At this point, there really is not an option about selecting the distribution since it is known to be Normal; if expected values have been used to compute the critical path, or some reasonable semblance of expected values has been used, then the mean of the output milestone is calculable. It then remains to make some risk assessment of the probable underrun. Usually we calculate the underrun distance from the mean as a most optimistic duration. Once done, this underrun estimate is identically the same as the distance from the expected value to the most pessimistic estimate. Such a conclusion is true because of the symmetry of the Normal distribution; underrun and overrun must be symmetrically located around the mean.

The last estimate to make is the estimate for the standard deviation. The standard deviation estimate is roughly one-sixth of the distance from the most optimistic duration estimate to the most pessimistic estimate.

Next, the Normal distribution for the outcome milestone is normalized to the standard Normal distribution. The standard Normal curve has mean = 0 and σ = 1. Once normalized, the project manager can apply the Normal distribution confidence curves to develop confidence intervals for communicating to the project sponsor.

### Statistical Parameters of Other Program Milestones

The Central Limit Theorem is almost unlimited in its handiness to the project manager. Given that there is a "large number" of tasks leading up to any program or project milestone, and large is usually taken to be ten or more as a working estimate, then the distribution of that milestone is approximately Normal. The discussion of the output milestone applies in all respects, most importantly the statements about using the Normal confidence curves or tables.

Therefore, some good advice for every project manager is to obtain a handbook of numerical tables or learn to use the Normal function in any spreadsheet program that has statistical functions. Of course, every project manager learns the confidence figures for ±1, 2, or 3 standard deviations: they are, respectively, 68.26, 95.46, and 98.76.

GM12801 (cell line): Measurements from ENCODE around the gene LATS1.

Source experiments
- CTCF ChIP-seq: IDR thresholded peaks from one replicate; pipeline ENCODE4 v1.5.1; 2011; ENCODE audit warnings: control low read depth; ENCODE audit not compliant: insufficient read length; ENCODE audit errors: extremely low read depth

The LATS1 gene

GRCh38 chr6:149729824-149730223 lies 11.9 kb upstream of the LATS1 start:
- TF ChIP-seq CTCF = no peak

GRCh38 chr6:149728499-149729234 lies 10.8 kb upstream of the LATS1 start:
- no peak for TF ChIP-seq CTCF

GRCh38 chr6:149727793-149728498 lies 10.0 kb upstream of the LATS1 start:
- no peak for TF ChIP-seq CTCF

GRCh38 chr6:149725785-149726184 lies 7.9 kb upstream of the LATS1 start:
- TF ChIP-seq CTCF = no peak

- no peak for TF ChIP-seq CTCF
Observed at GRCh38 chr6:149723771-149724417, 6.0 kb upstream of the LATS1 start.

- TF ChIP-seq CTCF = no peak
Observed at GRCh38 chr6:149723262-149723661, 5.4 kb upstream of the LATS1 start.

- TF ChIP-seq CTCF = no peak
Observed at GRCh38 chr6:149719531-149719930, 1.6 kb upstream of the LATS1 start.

[2]Actually, whether or not the project manager proactively thinks about the random nature of the task durations and assigns a probability distribution to a task does not change the fact that the majority of tasks in projects (projects we define as one-time endeavors never done exactly the same way before) are risky and tasks have some randomness to their duration estimate. Therefore, the fact that the project manager does not or did not think about this randomness does not change the reality of the situation. Therefore, the conclusions cited in the text regarding the application of the Central Limit Theorem and the Law of Large Numbers are not invalidated by the fact that the project manager may not have gone to the effort to estimate the duration randomness.

[3]Strictly speaking, the Law of Large Numbers and the Central Limit Theorem are applicable to linear sums of durations. The critical path usually qualifies as a linear summation of durations. Merge points, fixed dates, and PDM relationships other than finish-to-start do not qualify.